Russians have always had a thread of excess, showing itself strong and clear against the somber texture of their existence. Extreme activity. Extreme laziness. Extreme appetite. The extremely excessive. The extravagant Slav temperament seems to be traced to all classes of society and is most marked in the nation’s positively abandoned attitude towards suffering. “Toska” , a sort of inner misery, a neuralgia of the soul, a compound of “cafard” and spleen, permeates the Russian nature. “Dousha” the soul, (* a russian soul?) ever a matter for introspective discussion among Russians as portrayed in their literature, was generally held to represent the suffering soul. This occupied a special place, becoming a national attribute. A matter of pride. Something like sex appeal and rudeness to the French.
John Stackhouse ( Globe and Mail , see link at end):…Mr. Putin, a former KGB agent who turns 60 this year, has invited me to the late-night game after a dinner for foreign newspaper editors held at his luxurious dacha west of Moscow. He has slipped into jeans and a turtleneck for the outing, and ordered his stretch limo back to the garage so that he can drive himself. A videographer (Mr. Putin rarely goes anywhere without a videographer) is squeezed into the back seat….
“I want to help Russia be great again at this sport,” he says as we whiz by scenes from the new Russia.Fields that a generation ago were tilled by peasants are now crowded with suburban mansions. Gucci and Dolce & Gabbana shops adorn the roadside, alongside Maserati and Ferrari dealerships. Just 20 years after the fall of communism, the outer suburbs of Moscow are pure Beverly Hills.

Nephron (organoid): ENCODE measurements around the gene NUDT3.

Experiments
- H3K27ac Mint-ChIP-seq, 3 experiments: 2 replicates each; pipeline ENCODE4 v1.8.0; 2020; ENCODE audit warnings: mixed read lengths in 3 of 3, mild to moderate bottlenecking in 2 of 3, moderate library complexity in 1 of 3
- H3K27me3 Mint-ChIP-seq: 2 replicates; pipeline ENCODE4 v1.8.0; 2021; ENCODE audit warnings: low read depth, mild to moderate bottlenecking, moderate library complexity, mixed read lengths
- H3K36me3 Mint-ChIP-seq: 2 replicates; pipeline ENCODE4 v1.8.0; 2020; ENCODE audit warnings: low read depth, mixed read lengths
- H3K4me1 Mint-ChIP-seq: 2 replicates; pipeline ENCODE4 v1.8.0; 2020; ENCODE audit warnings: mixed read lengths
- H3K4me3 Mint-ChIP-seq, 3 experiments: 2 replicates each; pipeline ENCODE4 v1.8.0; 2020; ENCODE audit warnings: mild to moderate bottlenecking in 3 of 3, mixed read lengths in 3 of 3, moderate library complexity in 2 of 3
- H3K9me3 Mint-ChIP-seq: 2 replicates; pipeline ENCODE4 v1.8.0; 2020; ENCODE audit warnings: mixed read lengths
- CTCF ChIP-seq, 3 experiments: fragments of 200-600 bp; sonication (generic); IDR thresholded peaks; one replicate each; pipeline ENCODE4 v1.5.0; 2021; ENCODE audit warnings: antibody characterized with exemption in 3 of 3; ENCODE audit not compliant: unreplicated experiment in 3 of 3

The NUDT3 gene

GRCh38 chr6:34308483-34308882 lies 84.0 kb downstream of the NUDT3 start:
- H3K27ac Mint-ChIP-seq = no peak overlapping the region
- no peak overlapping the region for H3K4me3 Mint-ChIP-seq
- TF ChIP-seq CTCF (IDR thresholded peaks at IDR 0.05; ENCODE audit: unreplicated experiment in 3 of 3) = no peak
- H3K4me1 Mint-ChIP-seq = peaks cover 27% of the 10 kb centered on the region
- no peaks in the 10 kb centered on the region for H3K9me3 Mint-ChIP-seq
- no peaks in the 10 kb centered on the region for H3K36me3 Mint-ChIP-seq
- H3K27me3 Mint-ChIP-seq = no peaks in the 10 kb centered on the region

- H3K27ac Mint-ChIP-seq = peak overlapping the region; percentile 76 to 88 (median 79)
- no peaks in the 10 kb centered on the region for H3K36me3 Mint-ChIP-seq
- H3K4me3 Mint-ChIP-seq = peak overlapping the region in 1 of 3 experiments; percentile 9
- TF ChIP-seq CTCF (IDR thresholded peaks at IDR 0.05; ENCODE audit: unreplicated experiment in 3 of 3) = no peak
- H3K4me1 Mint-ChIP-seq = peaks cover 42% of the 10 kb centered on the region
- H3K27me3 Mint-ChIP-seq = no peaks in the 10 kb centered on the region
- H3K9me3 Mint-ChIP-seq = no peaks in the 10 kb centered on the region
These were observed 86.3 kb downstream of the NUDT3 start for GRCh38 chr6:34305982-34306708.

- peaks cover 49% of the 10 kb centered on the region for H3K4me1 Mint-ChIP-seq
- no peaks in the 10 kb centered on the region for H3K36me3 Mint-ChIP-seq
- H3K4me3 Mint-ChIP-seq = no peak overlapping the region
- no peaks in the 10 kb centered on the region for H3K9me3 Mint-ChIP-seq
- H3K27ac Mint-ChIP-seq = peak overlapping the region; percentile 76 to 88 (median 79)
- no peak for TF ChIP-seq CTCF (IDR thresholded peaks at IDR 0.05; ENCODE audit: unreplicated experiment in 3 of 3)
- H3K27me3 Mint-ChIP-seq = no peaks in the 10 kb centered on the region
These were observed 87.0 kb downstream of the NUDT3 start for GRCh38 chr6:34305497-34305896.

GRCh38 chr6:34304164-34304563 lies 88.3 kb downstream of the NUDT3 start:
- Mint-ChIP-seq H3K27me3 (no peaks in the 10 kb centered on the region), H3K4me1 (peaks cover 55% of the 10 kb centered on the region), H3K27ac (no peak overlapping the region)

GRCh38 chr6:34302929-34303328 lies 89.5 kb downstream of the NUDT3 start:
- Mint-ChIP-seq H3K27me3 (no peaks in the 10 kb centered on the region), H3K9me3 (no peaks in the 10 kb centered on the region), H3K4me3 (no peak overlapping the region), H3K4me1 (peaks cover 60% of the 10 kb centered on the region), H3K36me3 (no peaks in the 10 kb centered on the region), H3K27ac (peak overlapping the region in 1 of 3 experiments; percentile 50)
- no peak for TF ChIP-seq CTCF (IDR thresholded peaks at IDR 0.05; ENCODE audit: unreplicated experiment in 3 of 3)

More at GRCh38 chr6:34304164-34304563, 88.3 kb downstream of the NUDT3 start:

Tonight, though, Mr. Putin is headed to an older version of Russia, the land of determined men – and it’s all men in the Kremlin – who want to restore their nation’s pride of place in the world. It’s a theme that has dominated his election campaign, and a theme that may shape Russia for the decade to come, a decade many now call Putin 3. Read More:http://www.pressdisplay.com/pressdisplay/viewer.aspx
Russian peasants, in particular, were partial to songs which dwelt on their sufferings- not the body as might have been expected, but the soul. This was born of their hopeless condition. For the middle-classes it derived from the stultification of their lives, while satiety and egotism bred it even stronger in the aristocracy. But they are all lusty in their grief, savoring it to the full.
Even the wealthy merchants and privileged nobility subscribed to this cult and enjoyed nothing more than to spend whole nights of expensively fostered misery, listening to the gypsy choirs who knew that for every wild drinking chorus, their audiences really craved some melancholic soul song. The gypsies stared straight before them, their black, untamed stare piercing the haze of smoke and the fumes of vodka, singing their haunting airs while their listeners became maddened and intoxicated by misery, transported by the obsessive quality of singers and songs, of sadness and suffering souls alike. While in the West, the panacea was the “good cry” the Slavs went further and are apt to nationalize their grief. Dostoevsky’s Lizaveta Prokofyevna points to Myshkin, saying: “I’ve had a r
“Russian” cry over him.”
But even by his fairly outlandish standards, a recent campaign ad for his 2012 presidential campaign could be deemed “a bit much”.
The 53 second clip, which has become something of a viral hit online, picking up over 200,000 views on YouTube, sees a coy Russian girl visit a mystic who predicts her future using tarot cards.
And who should turn up on one of the cards? Only old Putin himself. In Russia you see, all tarot card sets feature the ex-KGB former president (that’s not technically true).
“Let’s find out, cutie, who is destined for you,” says the mystic.
“You know, I wish it to be for love,” replied the girl. “This is my first time.”
Then the mystic flips the card to reveal Putin, and wait, she wasn’t talking about sex, she was talking about voting.Read More:http://www.tntmagazine.com/news/world/video-vladimir-putins-weird-election-campaign-advert-goes-viral